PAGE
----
Waterborne Paint: The Big Conversion – Part 1

Like it or not, a low VOC refinish world is coming. How will you deal with it, what are the issues and what’s the best way forward? BodyShop News examines the sometimes difficult aspects of making the switch to waterborne.

Waterborne paint. It’s one of the most spoken about and written about topics in the collision repair industry at the moment, and also one of the least understood, and that’s why there’s a degree of caution and/or suspicion about its use. And if it’s to be adopted by a body shop it means a complete change of approach and mindset by a painter or painters who have been deeply ingrained with the regimes of solvent-based paints.
So, why would you even be talking about changing everything you know, and starting pretty much from scratch again?
Well, probably the simplest answer to that is that if you don’t choose to swap over at some time, it’s inevitable that you will be forced to make the change, sooner or later. It’s better to be in the door earlier, when there’s room in the system to properly train you and your staff, than to be stuck with minimal training opportunities when there’s a deadline to convert everyone.
Many countries have already made the change, compulsorily, and many more are looking at it. Even China is considering mandating a change away from the current crop of high VOC (volatile organic compound)-based paints. And if China makes such a move we will be seen to be a long way behind, and the Australian government will not want to be seen to be behind China on a significant environmental issue.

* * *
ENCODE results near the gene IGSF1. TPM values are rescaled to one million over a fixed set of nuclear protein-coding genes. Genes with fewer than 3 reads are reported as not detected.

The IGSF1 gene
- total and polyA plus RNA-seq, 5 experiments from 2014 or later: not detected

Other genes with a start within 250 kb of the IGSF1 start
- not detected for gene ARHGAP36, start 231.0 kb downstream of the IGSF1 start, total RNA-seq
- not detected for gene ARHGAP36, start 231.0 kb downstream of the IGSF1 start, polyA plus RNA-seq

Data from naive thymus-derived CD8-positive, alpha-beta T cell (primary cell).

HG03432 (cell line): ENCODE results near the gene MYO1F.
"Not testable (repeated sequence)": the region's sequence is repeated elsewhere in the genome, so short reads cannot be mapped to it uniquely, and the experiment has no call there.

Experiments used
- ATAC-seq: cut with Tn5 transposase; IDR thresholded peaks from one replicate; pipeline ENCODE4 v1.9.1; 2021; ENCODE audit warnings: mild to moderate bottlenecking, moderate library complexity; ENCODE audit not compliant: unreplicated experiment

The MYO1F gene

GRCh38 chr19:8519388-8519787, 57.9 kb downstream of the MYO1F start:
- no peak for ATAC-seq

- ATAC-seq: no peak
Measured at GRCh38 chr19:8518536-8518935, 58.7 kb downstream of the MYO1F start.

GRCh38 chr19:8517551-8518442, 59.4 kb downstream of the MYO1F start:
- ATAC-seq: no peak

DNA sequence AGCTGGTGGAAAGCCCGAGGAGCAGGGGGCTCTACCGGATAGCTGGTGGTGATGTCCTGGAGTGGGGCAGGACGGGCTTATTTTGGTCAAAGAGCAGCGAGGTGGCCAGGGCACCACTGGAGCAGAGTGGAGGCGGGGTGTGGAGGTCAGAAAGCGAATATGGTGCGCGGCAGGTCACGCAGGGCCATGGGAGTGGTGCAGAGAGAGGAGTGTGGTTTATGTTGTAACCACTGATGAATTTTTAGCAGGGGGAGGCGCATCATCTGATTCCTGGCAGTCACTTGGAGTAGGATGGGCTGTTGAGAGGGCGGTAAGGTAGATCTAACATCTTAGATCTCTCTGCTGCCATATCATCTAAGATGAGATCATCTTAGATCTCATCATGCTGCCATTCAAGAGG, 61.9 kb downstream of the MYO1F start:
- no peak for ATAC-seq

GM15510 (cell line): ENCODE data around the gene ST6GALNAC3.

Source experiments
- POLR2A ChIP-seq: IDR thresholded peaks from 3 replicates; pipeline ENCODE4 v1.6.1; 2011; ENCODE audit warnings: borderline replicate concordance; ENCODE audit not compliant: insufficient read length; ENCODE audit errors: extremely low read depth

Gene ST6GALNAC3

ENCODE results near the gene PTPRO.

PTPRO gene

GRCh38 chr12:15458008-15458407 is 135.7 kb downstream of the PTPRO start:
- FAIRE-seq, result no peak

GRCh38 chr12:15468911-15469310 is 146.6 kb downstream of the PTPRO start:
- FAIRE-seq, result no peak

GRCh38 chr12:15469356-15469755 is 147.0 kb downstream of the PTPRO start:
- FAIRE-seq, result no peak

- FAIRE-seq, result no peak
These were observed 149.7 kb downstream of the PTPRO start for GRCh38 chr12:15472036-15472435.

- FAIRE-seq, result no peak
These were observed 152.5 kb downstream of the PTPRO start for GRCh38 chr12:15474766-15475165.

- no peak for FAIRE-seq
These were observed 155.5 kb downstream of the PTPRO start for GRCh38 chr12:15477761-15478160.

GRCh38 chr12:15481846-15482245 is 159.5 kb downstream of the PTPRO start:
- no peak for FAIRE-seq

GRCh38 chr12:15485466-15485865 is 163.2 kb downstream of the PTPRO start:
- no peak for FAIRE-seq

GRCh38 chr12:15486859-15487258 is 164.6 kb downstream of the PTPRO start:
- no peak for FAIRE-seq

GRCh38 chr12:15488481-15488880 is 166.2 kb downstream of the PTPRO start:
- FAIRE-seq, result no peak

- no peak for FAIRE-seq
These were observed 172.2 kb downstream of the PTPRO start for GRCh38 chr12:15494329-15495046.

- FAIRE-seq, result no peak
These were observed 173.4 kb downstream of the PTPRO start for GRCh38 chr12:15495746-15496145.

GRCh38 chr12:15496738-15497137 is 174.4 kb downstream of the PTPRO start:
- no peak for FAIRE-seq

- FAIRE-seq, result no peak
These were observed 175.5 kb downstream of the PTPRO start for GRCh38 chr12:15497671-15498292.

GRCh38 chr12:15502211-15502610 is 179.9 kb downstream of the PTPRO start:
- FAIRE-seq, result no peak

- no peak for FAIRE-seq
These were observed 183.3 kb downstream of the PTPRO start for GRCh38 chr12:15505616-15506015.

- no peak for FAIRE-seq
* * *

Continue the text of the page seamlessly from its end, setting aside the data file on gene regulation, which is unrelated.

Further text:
So what are VOCs?
Wikipedia defines it as: “organic chemical compounds that have high enough vapour pressures under normal conditions to significantly vaporise and enter the atmosphere. A wide range of carbon-based molecules . . . are VOCs. The term often is used in a legal or regulatory context and in such cases the precise definition is a matter of law.”
While VOCs accidentally released into the environment can damage soil and groundwater it is the vapours of VOCs escaping into the ambient air which are deemed to be the significant risk from the application and drying of paint.
VOCs are an important outdoor air pollutant. In this field they are often divided into the separate categories of methane (CH4) and non-methane (NMVOCs). Methane is an extremely efficient greenhouse gas which contributes to enhanced global warming. Other hydrocarbon VOCs are also significant greenhouse gases via their role in creating ozone and in prolonging the life of methane in the atmosphere. Within the NMVOCs, the aromatic compounds benzene, a carcinogen, and suspected carcinogens toluene and xylene, may lead to leukaemia through prolonged exposure.
Some VOCs also react with nitrogen oxides in the air in the presence of sunlight to form ozone. Although ozone is beneficial in the upper atmosphere because it absorbs UV and thus protecting humans, plants and animals from exposure to dangerous forms of solar radiation, it poses a health threat in the lower atmosphere by causing respiratory problems. In addition high concentrations of low level ozone can damage crops and buildings.
In other words, these are substances which these days are deemed to be unhealthy to an environmentally stressed planet. Regulatory agencies are looking at all of these compounds to determine methods of reducing the degree of release of these substances into our environment, and, you guessed it, the refinish automotive industry is seen as one of the significant targets since paint manufacturers make up 46 per cent of organic solvent users, the largest single sector.